Netvibes analyzes data to deliver key insights that answer your biggest business questions. Earlier this year we analyzed Tesla’s Master Plan to understand whether Elon Musk was on track to achieving what he set out to do 10 years ago. (For details on what we found, read the blog).
For a recent webinar, we decided to evaluate the success of Tesla’s Model 3 launch, using publicly available data. Using a Netvibes dashboard, we’ve been tracking the launch of the Model 3 since mid-July—a few weeks before the first production vehicles were delivered. We can now start to identify trends and themes that are taking place.
You can watch the webinar video recording (below) for the full Tesla analysis.
Here are some of the insights we discovered:
- What is the perception of the Model 3 vs the Model S?
- Where does Tesla stand with regards to the Model 3 production targets?
- What are people’s opinions of the various features and attributes of the Model 3?
- What has been the effect of the launch period on Tesla’s overall image?
- No confusion between Model 3 and Model S.
The Model S is frequently mentioned alongside Model 3, raising questions about whether consumers understand the differences between the two cars. To analyze, we looked at the conversations where people were comparing the models or expressing in any way whether they think the cars are the same or different. We did this by examining the various types of language that could be used to convey these thoughts and combined them with proximity operators to ensure relevancy in the results.
Overall there does not seem to be confusion between the two models. Most people understand that the new Model 3 is a more economically priced sedan, rather than being the latest and greatest luxury vehicle.
- Tesla has mostly been reaching its production targets for the Model 3, but October’s numbers are questionable.
Tesla set lofty goals when it came to the production targets for the new model. The Model 3 is Tesla’s biggest test yet and is going to prove whether they can transition from manufacturing lower volumes of luxury vehicles to mass production. There are over 500,000 customers with existing pre-orders, half of which were placed over 18 months ago, waiting to be fulfilled who have their eyes and ears on how the rollout is going.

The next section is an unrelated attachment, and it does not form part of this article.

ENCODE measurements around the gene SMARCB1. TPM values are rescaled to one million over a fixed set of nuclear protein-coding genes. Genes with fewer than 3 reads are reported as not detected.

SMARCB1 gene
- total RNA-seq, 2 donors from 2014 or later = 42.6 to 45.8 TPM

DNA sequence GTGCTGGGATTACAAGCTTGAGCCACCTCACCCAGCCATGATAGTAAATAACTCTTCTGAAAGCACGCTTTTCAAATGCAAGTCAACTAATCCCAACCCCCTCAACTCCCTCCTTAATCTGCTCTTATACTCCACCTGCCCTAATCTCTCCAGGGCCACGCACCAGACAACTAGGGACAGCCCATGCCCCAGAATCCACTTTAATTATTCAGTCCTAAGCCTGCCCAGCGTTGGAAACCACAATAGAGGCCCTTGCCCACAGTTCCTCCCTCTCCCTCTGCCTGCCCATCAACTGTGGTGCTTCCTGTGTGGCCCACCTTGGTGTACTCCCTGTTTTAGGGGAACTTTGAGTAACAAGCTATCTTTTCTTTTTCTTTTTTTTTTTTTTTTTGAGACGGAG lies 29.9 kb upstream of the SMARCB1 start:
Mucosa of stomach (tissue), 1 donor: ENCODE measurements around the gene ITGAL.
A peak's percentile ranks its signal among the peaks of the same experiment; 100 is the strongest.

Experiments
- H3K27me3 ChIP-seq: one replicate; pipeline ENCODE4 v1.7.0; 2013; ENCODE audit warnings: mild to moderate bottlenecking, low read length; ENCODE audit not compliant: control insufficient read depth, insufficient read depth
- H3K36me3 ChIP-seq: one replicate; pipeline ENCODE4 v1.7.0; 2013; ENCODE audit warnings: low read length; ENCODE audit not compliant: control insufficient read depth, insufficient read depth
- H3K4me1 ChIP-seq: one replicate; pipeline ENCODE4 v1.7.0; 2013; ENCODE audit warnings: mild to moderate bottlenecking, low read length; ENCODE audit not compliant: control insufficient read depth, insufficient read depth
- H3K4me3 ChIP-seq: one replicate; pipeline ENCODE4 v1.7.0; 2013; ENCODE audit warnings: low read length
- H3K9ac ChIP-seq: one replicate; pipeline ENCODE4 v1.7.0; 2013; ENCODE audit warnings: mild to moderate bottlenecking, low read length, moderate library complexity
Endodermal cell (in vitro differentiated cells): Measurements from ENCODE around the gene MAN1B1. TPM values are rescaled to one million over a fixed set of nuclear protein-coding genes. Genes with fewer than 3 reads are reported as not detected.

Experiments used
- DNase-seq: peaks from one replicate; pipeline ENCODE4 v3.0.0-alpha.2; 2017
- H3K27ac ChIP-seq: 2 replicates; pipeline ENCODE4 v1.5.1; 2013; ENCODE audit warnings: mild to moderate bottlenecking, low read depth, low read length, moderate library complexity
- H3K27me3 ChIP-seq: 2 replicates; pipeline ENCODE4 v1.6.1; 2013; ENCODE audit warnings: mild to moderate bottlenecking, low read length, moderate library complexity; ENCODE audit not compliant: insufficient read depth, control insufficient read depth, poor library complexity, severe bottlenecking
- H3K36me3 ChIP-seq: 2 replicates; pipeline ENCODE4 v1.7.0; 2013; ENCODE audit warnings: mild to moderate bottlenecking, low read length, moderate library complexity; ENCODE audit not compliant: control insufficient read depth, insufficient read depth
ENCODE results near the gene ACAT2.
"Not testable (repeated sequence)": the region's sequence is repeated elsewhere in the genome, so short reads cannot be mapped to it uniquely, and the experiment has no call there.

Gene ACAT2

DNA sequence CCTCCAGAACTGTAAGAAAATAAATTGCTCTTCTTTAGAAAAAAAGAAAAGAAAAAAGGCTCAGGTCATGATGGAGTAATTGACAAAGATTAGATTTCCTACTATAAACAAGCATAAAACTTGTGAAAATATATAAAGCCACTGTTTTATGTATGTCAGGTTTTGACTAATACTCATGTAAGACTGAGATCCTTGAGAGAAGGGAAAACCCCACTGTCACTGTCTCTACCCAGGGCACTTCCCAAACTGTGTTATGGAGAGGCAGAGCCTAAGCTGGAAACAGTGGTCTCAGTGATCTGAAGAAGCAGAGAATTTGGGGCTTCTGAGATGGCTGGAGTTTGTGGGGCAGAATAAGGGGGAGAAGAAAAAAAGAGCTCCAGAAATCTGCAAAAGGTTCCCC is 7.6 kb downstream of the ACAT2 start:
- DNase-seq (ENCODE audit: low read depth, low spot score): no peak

Looking at the data, we see that Tesla’s scaled-back targets were much more manageable, and the actual production figures for July, August and September are close to target. However, October does appear to be slipping and at the moment it’s unclear if this is a lapse that will be rectified or a sign that exponential production growth is not yet being achieved and is currently following a more linear trend.
- People mostly approve of the features and attributes of the Model 3.
Next, we took a look at some of the specific attributes of the Tesla Model 3 to see whether the car is meeting expectations. For each feature, we asked whether it was being discussed in a more positive or negative light.
It’s important to point out that we are not using “sentiment analysis” here, as we need to go further than that. Because there is often very specific language that people use when describing the various car factors, we need to ensure we are understanding the conversation properly. Each of the charts below splits the conversation about the topic based on language specific to that feature and only includes the data if the words are used in close proximity to the main subject.
Overall, there isn’t any cause for concern around these key features, and most people seem pleased with the Model 3 so far. Time will tell as more and more people are driving their own Model 3s.
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